Acting Comptroller of the Currency Michael Hsu says new rules and credible enforcement threats are needed to bring the overdraft reforms his organization seeks.
Hsu, who made the comments Wednesday during an address before the Consumer Federation of America’s annual conference, said the OCC has undertaken its own review of bank overdraft programs and identified several options to modify or recalibrate their programs:
- Requiring customers to be able to opt into overdraft programs and providing a grace period before charging them overdraft fees.
- Allowing for negative balances without triggering an overdraft fee, and offering consumers balance-related alerts.
- Providing customers with instant balance information and linking checking accounts to other accounts for overdraft protection.
- Collecting overdraft or non-sufficient funds fees from a consumer’s next deposit only after other items have been posted or cleared, and not charging multiple and separate overdraft fees for multiple items in a single day.
- Not charging additional fees when an item is presented multiple times.
Current overdraft system ‘regressive’
Hsu noted the Brookings Institution’s recent finding that the existing overdraft system is “regressive,” creating structural barriers and increasing costs to lower-income customers. “For those living paycheck to paycheck, the flexibility offered by low- to no-cost overdrafts can empower them to pay their bills on time, avoid high-cost alternatives, and improve their credit profile. Therefore, our goal should be to improve people’s financial health — i.e., their ability to spend, save and borrow so that they are empowered rather than hindered,” Hsu added.
CFPB Director Rohit Chopra has pledged to take a stronger stand against bank overdraft and non-sufficient fund fees by enhancing supervisory and enforcement scrutiny of financial institutions “that are heavily dependent on overdraft fees.” CFPB research recently revealed that smaller banks are charging 13.2 percent less in overdraft fees than financial institutions with $1 billion or more in assets. Small banks with an overdraft program on average make $40.37 in annual overdraft revenue per account, 11 percent less than large banks, respectively.
By 2015, overdraft and NSF fees comprised a majority of account fee income for banks, more than doubling aggregate maintenance and ATM fees. Consumers and consumer organizations have called for reforms and filed lawsuits. Concerns arose over “unclear disclosure of items and conditions, automatic enrollment, and deceptive marketing,” Hsu noted. A 2017 Consumer Financial Protection Bureau study found that 9 percent of account holders who had used overdrafts had done so more than 10 times per year — 91 percent of all paid overdraft fees. Nearly 20 percent of frequent overdraft users identified in the CFPB study did not have a credit score. Hsu suggested that at least some of the recurring usage could have been driven by consumers’ challenges in obtaining traditional credit forms.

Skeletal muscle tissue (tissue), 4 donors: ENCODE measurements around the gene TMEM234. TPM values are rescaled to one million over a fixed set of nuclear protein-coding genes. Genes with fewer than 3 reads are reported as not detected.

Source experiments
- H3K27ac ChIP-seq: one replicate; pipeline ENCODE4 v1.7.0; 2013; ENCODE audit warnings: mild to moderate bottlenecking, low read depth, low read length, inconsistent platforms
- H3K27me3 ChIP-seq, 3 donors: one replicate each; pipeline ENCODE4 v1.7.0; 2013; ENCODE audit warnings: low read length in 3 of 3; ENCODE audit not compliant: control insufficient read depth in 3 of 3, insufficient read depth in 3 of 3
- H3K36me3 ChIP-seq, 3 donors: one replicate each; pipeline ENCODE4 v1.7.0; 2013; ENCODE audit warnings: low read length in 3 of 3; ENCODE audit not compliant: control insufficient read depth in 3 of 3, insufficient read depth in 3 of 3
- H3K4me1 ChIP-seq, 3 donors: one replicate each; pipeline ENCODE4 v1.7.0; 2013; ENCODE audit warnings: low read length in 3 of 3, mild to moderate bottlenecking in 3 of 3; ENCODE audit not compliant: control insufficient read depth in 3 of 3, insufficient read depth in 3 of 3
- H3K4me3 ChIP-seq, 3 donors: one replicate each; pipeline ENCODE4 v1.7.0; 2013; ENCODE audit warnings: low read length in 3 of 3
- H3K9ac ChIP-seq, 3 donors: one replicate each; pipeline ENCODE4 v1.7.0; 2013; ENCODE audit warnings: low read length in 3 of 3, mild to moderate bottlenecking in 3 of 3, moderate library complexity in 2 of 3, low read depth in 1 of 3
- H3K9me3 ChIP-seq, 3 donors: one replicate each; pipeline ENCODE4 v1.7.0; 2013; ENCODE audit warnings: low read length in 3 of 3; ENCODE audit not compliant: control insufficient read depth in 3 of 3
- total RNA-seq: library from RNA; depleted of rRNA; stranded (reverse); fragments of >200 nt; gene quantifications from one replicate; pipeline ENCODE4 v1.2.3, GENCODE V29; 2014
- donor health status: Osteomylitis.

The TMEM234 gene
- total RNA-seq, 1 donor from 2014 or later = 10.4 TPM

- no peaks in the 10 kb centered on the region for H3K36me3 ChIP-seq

Policymakers have increasingly scrutinized bank overdraft programs, and several banks have recently announced changes to their overdraft policies. Capital One recently became the latest to eliminate all overdraft and NSF fees for customers. Earlier this year, PNC Bank launched its “Low Cash Mode” product, allowing customers to have real-time alerts, the chance to manage payment timing, and have at least a 24-hour grace period to cure and waive overdraft fees.
Though Hsu offered numerous criticisms of the current overdraft system, he added that completely doing away with overdrafts would pose problems for consumers. Hsu prefers a free overdraft system, such as Bank On-certified accounts. “While this prevents harm, it can also limit financial capacity,” Hsu noted of eliminating overdrafts. “For those living paycheck to paycheck, the flexibility offered by low- to no-cost overdrafts can empower them to pay their bills on time, avoid high-cost alternatives, and improve their credit profile.”
Such accounts are already available at institutions making up more than 50 percent of U.S. deposit market share. American Bankers Association President and CEO Rob Nichols said his organization agrees with Hsu that banks should continue offering Bank On, but noted surveys continue showing that most consumers “appreciate and value overdraft protection, and many are choosing banking products that provide overdraft coverage. Further, competition in the marketplace is leading banks’ overdraft programs to evolve.”
“We believe banks should have the flexibility to charge an appropriate fee for valuable services that otherwise leave banks on the hook to pay funds a customer may not have,” Nichols said.
Cheryl Lawson, executive vice president of compliance review with JMFA, said banks must fully disclose their overdraft fee language during an April #QuickTakes interview. To avoid compliance litigation, Lawson said banks should have strong partners, even if the bank has in-branch employees with related knowledge. Lawson is predicting that overdraft fees will become more important than ever once Covid-19-related stimulus dollars completely exit banks’ balance sheets.